Tourista season is upon us. Mabry Mill (above) is open, the weather is warm enough for musicians to play outside at the Jamboree on Friday nights and traffic is increasing at our studio in The Jacksonville Center. Speaking of the Jamboree, you can listen to National Public Radio’s report on their web page.
Visit any site about Floyd County or this part of Southwestern Virginia and you likely will find at least one shot of Mabry Mill. According to the National Park Service, the Mill is one of the most visited (and most photographed) sites on the Blue Ridge Parkway.
But unless the Mill is somewhere in the photograph, who knows if it was the inspiration or location for the shot.
This shot is an example. The early morning sun cut a path of light across the pond in front of the Mill, but it could have been a pond most anywhere. The light — and the duck — are the focal points of the shot. Mabry Mill provided the setting but the mill itself added nothing to the photo.
One of the tasks (and pleasures) of opening a photo studio is going back through 40 years of shooting to find images that might be worthy of hanging in the gallery or offering for sale.
It also means discovering part of your past, as in this photo of a barn on the family farm shot when I was still a student at Floyd County High School. The setting sun cast an errie glow on the structure, which was filled with hay after a summer season.
Photojournalists, as a rule, don’t shoot ambiguous photos.
Our photos are supposed to tell a story and clarify things for the reader (as in "a picture is worth a thousand words").
But former photojournalists who now own galleries do shoot photos that leave the viewer guessing.
For some reason, people seem to like that sort of stuff.
Like this shot from the masochism tango (otherwise known as our Friday hike up the Buffalo).
Yes, these are bare limbs against the fog, shot at the very top of the mountain.
But they could be a tree just about anywhere. And which way is up.
I let four fellow tenants at The Jacksonville Center look at this shot when it first came out of the printer and asked each to tell me which was the top and/or the bottom.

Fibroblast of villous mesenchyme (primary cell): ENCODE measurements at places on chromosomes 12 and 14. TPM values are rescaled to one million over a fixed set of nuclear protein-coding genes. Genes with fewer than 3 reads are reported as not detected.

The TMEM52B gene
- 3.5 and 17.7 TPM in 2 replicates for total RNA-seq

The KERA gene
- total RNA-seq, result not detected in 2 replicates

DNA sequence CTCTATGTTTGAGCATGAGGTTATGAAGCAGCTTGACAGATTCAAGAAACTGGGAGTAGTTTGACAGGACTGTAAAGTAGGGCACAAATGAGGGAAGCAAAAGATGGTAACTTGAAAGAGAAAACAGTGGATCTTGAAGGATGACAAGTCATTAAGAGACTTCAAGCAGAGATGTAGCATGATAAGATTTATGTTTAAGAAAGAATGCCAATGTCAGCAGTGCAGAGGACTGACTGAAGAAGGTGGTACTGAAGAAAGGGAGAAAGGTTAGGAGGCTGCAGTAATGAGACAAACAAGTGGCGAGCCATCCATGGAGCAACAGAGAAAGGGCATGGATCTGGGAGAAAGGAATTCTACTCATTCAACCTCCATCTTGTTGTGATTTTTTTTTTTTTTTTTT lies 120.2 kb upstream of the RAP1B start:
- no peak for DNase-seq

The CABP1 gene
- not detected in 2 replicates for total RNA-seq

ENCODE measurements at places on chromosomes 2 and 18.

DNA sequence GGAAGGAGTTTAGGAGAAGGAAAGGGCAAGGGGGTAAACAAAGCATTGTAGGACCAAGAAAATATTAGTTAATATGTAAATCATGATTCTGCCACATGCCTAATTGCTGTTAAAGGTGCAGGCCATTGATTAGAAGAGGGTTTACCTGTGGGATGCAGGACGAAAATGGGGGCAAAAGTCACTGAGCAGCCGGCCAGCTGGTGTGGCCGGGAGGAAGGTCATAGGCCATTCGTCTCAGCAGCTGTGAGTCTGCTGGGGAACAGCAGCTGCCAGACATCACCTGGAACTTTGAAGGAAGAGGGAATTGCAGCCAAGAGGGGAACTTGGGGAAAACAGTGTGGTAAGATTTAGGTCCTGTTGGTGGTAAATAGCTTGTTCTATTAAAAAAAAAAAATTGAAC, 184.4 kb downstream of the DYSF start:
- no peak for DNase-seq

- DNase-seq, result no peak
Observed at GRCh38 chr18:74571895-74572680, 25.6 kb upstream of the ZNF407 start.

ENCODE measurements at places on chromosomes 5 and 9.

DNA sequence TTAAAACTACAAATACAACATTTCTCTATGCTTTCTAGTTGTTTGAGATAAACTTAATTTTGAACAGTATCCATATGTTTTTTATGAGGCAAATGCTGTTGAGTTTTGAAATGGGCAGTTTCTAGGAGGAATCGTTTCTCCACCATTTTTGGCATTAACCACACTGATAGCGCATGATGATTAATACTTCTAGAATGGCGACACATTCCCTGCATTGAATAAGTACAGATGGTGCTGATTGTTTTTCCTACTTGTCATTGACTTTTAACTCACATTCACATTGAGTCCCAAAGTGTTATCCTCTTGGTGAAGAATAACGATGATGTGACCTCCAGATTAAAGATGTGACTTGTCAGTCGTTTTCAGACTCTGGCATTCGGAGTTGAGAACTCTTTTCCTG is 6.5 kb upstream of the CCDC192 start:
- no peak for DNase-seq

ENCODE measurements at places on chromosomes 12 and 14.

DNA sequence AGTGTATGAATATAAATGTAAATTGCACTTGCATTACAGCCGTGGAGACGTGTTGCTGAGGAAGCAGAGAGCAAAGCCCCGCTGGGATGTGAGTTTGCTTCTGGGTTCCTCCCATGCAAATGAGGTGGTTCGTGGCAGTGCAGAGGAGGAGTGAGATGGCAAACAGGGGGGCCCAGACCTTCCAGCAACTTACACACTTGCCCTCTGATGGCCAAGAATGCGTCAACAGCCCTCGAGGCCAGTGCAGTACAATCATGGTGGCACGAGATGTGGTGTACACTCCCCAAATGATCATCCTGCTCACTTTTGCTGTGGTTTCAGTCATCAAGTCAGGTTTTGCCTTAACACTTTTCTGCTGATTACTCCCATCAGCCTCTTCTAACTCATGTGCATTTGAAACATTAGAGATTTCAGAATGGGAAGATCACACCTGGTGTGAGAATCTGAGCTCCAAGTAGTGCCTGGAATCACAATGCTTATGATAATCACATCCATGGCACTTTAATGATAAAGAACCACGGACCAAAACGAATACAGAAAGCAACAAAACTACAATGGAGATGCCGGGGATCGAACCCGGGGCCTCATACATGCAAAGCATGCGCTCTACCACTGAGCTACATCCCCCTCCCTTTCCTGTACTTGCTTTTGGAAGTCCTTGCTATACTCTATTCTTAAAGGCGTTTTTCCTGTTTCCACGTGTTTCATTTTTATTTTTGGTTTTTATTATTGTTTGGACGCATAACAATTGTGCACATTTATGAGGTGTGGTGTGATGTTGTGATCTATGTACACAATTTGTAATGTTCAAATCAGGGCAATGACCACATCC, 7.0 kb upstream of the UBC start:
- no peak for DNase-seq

There were four different guesses. When it comes to fog shots, some of us don’t have the foggiest notion of what it all means. Which may be good. Or bad.
Fred First (of Fragments from Floyd fame) started planning this madness several months ago.
"Let’s hike up the Buffalo," he said with usual Firstian enthusiasm. "We can get some great shots."
Normally, this little voice injects sanity into my thought process and I realize that a 56-year-old body with bad knees, a bum hip and an ankle that’s been broken too many times should not be climbing up a mountain but insanity ruled and I agreed.
We set the last day of April (Friday) as the time for the great Buffalo Mountain trek. Friday, of course, dawned cool, cloudy and foggy and the little voice surfaced to say "don’t waste your time. The light sucks."
"It’s gonna clear," Fred declared. "Trust me. It will be worth it."
So we headed for the mountain after picking up a third partner in misery. Halfway up the mountain, Fred swore the fog would lift. I just swore as the knees, hip and ankle screamed for mercy.
At least the fog provided an errie backdrop for some good mood photography, including a tree that looked like a woman dancing (or perhaps she was warning us to stop and go back because she — unlike Fred — knew the fog would not lift).
And it didn’t lift. We made it to the top to find the view blocked on all sides by an ever-thickening layer of fog.
Faced with the harsness of reality, Fred finally admitted defeat and suggested we head back down the mountain to the warmth of the car and the sustinence of banana bread. "OK," Fred admitted, "so maybe it didn’t clear. But you gotta admit the climb was worth it."
Depends, I suppose, on one’s definition of worth. The fine companionship made the pain in the joints palatable and the light, while bad, provided some interesting opportunities. But damn, my knees, ankle and hip hurt.